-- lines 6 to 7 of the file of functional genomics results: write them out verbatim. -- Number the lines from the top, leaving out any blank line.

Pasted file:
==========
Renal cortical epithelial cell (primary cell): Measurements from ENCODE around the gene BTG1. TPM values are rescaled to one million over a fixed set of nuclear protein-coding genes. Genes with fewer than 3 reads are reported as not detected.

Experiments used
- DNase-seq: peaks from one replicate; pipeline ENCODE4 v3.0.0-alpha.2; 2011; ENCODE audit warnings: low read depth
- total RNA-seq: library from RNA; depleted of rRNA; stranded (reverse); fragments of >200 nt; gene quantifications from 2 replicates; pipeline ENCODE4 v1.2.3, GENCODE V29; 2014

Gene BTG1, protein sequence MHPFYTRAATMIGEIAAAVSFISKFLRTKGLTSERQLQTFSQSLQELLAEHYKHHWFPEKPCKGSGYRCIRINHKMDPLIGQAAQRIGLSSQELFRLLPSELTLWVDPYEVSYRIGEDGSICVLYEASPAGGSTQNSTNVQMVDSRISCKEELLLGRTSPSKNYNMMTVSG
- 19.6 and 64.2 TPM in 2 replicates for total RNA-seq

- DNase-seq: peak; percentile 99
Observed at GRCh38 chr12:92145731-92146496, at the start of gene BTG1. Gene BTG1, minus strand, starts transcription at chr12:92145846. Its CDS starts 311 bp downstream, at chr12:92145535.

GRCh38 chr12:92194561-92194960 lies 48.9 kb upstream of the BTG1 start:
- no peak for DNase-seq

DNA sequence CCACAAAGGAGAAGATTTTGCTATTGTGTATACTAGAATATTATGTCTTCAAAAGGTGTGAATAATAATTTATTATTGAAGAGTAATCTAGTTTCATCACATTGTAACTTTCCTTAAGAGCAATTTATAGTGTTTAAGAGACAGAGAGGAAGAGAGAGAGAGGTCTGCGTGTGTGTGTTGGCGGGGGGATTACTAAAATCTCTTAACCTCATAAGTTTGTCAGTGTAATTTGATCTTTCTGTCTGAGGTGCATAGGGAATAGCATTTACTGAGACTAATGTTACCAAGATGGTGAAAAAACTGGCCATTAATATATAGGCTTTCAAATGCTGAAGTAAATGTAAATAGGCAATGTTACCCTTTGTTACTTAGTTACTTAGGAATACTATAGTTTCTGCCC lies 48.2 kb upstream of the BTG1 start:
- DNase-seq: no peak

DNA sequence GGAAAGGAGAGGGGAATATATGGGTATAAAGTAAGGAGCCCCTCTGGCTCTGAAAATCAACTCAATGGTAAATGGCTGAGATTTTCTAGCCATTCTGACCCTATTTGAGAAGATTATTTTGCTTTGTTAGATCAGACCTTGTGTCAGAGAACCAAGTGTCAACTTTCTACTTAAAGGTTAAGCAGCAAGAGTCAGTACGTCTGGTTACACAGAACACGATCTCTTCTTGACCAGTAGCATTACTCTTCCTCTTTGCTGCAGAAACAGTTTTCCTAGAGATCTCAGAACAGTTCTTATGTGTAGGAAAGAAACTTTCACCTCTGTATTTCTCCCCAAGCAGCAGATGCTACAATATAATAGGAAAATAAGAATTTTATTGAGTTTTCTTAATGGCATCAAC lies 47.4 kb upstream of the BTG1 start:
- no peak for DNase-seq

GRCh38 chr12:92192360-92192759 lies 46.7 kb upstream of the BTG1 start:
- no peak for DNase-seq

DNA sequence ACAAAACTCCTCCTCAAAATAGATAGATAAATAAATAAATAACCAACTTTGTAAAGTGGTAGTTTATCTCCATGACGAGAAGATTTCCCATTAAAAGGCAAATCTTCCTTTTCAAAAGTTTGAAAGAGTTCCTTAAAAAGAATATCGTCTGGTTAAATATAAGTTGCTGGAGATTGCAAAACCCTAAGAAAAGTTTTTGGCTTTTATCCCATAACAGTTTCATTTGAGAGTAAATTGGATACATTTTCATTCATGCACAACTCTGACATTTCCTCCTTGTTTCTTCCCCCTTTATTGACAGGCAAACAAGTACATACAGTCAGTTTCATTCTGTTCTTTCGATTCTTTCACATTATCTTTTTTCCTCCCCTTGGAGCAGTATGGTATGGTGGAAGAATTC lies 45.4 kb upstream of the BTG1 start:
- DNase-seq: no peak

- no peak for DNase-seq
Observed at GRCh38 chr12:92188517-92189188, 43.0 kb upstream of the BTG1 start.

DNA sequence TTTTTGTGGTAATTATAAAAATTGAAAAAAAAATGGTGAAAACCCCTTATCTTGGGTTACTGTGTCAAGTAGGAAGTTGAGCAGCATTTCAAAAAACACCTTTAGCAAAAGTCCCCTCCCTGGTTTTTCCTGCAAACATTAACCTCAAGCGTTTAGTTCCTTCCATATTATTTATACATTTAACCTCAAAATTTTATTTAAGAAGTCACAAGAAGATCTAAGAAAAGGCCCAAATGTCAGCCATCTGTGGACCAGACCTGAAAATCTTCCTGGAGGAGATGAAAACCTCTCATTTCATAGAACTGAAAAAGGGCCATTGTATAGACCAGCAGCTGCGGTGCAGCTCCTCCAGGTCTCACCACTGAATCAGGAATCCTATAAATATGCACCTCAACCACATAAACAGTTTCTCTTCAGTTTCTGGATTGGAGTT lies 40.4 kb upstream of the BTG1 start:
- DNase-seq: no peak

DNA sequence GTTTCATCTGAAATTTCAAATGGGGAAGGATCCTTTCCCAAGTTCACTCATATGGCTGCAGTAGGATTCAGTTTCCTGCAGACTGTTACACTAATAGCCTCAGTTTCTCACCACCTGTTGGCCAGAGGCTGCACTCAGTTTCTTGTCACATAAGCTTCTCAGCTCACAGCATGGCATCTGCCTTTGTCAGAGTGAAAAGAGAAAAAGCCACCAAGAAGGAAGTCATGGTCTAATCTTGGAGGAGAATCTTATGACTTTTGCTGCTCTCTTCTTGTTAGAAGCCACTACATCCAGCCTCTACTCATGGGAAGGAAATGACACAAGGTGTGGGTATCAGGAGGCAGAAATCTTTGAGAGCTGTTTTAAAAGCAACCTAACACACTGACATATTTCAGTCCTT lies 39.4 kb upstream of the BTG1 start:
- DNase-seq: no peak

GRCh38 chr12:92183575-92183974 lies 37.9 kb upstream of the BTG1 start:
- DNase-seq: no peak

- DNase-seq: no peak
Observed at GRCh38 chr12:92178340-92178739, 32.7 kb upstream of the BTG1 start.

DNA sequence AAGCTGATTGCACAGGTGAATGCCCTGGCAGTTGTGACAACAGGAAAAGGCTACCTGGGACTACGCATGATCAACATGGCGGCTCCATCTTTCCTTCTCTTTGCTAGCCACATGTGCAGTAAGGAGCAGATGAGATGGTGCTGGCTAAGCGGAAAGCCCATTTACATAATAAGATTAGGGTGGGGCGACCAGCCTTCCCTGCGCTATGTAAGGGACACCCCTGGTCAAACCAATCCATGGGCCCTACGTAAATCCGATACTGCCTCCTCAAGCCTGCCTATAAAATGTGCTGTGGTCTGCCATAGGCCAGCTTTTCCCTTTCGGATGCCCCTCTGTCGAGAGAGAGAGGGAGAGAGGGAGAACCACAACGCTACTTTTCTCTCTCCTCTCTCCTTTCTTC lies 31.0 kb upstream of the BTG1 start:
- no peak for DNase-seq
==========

- 19.6 and 64.2 TPM in 2 replicates for total RNA-seq

- DNase-seq: peak; percentile 99